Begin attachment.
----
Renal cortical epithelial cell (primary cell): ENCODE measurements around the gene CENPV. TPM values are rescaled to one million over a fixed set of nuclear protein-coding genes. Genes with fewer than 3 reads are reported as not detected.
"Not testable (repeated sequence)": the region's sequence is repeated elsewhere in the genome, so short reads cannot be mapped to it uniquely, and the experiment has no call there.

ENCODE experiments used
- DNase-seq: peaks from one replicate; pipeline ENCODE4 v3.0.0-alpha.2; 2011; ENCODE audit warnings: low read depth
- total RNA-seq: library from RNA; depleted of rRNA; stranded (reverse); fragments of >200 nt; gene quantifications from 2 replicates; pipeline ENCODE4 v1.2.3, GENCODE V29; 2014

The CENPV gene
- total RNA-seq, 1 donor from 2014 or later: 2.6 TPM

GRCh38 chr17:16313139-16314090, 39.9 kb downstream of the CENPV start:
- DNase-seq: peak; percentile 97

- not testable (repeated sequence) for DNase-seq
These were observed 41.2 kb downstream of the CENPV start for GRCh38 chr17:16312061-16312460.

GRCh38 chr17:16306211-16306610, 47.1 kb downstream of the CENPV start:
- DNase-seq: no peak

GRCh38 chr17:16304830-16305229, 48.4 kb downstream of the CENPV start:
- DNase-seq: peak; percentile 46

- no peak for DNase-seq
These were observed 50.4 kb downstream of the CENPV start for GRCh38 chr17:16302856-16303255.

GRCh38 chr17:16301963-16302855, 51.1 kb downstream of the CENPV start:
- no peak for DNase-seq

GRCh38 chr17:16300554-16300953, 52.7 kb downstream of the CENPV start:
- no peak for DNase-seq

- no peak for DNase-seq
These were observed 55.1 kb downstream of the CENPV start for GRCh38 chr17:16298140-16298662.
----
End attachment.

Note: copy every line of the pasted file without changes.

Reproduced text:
Renal cortical epithelial cell (primary cell): ENCODE measurements around the gene CENPV. TPM values are rescaled to one million over a fixed set of nuclear protein-coding genes. Genes with fewer than 3 reads are reported as not detected.
"Not testable (repeated sequence)": the region's sequence is repeated elsewhere in the genome, so short reads cannot be mapped to it uniquely, and the experiment has no call there.

ENCODE experiments used
- DNase-seq: peaks from one replicate; pipeline ENCODE4 v3.0.0-alpha.2; 2011; ENCODE audit warnings: low read depth
- total RNA-seq: library from RNA; depleted of rRNA; stranded (reverse); fragments of >200 nt; gene quantifications from 2 replicates; pipeline ENCODE4 v1.2.3, GENCODE V29; 2014

The CENPV gene
- total RNA-seq, 1 donor from 2014 or later: 2.6 TPM

GRCh38 chr17:16313139-16314090, 39.9 kb downstream of the CENPV start:
- DNase-seq: peak; percentile 97

- not testable (repeated sequence) for DNase-seq
These were observed 41.2 kb downstream of the CENPV start for GRCh38 chr17:16312061-16312460.

GRCh38 chr17:16306211-16306610, 47.1 kb downstream of the CENPV start:
- DNase-seq: no peak

GRCh38 chr17:16304830-16305229, 48.4 kb downstream of the CENPV start:
- DNase-seq: peak; percentile 46

- no peak for DNase-seq
These were observed 50.4 kb downstream of the CENPV start for GRCh38 chr17:16302856-16303255.

GRCh38 chr17:16301963-16302855, 51.1 kb downstream of the CENPV start:
- no peak for DNase-seq

GRCh38 chr17:16300554-16300953, 52.7 kb downstream of the CENPV start:
- no peak for DNase-seq

- no peak for DNase-seq
These were observed 55.1 kb downstream of the CENPV start for GRCh38 chr17:16298140-16298662.